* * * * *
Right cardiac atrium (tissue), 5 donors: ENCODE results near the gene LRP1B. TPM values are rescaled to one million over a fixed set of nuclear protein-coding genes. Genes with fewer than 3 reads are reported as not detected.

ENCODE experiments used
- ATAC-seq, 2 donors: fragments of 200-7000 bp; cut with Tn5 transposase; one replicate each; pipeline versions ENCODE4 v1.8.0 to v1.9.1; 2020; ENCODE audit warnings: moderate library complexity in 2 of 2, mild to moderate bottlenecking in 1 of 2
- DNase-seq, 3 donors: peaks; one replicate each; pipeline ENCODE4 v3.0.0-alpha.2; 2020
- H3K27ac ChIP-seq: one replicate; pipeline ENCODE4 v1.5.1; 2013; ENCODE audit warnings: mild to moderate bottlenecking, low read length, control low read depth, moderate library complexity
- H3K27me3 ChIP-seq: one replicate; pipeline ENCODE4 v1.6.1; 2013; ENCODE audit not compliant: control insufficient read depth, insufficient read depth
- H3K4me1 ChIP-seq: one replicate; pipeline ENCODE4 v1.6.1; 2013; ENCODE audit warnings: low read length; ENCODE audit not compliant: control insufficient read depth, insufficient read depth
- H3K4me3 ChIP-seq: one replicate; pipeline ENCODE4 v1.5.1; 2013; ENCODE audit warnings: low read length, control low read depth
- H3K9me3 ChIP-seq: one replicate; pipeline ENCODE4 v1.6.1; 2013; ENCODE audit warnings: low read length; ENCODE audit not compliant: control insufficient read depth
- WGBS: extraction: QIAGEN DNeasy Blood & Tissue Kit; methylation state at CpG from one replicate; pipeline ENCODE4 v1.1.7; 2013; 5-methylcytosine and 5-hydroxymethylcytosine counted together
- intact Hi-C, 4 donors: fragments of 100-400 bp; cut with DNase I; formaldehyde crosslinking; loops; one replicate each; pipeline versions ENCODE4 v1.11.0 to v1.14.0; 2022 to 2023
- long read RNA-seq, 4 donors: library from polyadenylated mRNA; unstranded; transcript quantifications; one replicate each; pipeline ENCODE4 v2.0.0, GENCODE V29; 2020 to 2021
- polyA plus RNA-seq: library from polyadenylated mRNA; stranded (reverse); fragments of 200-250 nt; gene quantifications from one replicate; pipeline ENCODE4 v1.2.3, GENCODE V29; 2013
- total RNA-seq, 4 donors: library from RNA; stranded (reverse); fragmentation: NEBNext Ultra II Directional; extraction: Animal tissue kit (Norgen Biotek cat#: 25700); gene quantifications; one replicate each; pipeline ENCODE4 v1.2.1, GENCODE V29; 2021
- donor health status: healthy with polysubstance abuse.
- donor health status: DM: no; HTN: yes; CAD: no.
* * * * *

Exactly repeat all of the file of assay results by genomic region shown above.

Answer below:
Right cardiac atrium (tissue), 5 donors: ENCODE results near the gene LRP1B. TPM values are rescaled to one million over a fixed set of nuclear protein-coding genes. Genes with fewer than 3 reads are reported as not detected.

ENCODE experiments used
- ATAC-seq, 2 donors: fragments of 200-7000 bp; cut with Tn5 transposase; one replicate each; pipeline versions ENCODE4 v1.8.0 to v1.9.1; 2020; ENCODE audit warnings: moderate library complexity in 2 of 2, mild to moderate bottlenecking in 1 of 2
- DNase-seq, 3 donors: peaks; one replicate each; pipeline ENCODE4 v3.0.0-alpha.2; 2020
- H3K27ac ChIP-seq: one replicate; pipeline ENCODE4 v1.5.1; 2013; ENCODE audit warnings: mild to moderate bottlenecking, low read length, control low read depth, moderate library complexity
- H3K27me3 ChIP-seq: one replicate; pipeline ENCODE4 v1.6.1; 2013; ENCODE audit not compliant: control insufficient read depth, insufficient read depth
- H3K4me1 ChIP-seq: one replicate; pipeline ENCODE4 v1.6.1; 2013; ENCODE audit warnings: low read length; ENCODE audit not compliant: control insufficient read depth, insufficient read depth
- H3K4me3 ChIP-seq: one replicate; pipeline ENCODE4 v1.5.1; 2013; ENCODE audit warnings: low read length, control low read depth
- H3K9me3 ChIP-seq: one replicate; pipeline ENCODE4 v1.6.1; 2013; ENCODE audit warnings: low read length; ENCODE audit not compliant: control insufficient read depth
- WGBS: extraction: QIAGEN DNeasy Blood & Tissue Kit; methylation state at CpG from one replicate; pipeline ENCODE4 v1.1.7; 2013; 5-methylcytosine and 5-hydroxymethylcytosine counted together
- intact Hi-C, 4 donors: fragments of 100-400 bp; cut with DNase I; formaldehyde crosslinking; loops; one replicate each; pipeline versions ENCODE4 v1.11.0 to v1.14.0; 2022 to 2023
- long read RNA-seq, 4 donors: library from polyadenylated mRNA; unstranded; transcript quantifications; one replicate each; pipeline ENCODE4 v2.0.0, GENCODE V29; 2020 to 2021
- polyA plus RNA-seq: library from polyadenylated mRNA; stranded (reverse); fragments of 200-250 nt; gene quantifications from one replicate; pipeline ENCODE4 v1.2.3, GENCODE V29; 2013
- total RNA-seq, 4 donors: library from RNA; stranded (reverse); fragmentation: NEBNext Ultra II Directional; extraction: Animal tissue kit (Norgen Biotek cat#: 25700); gene quantifications; one replicate each; pipeline ENCODE4 v1.2.1, GENCODE V29; 2021
- donor health status: healthy with polysubstance abuse.
- donor health status: DM: no; HTN: yes; CAD: no.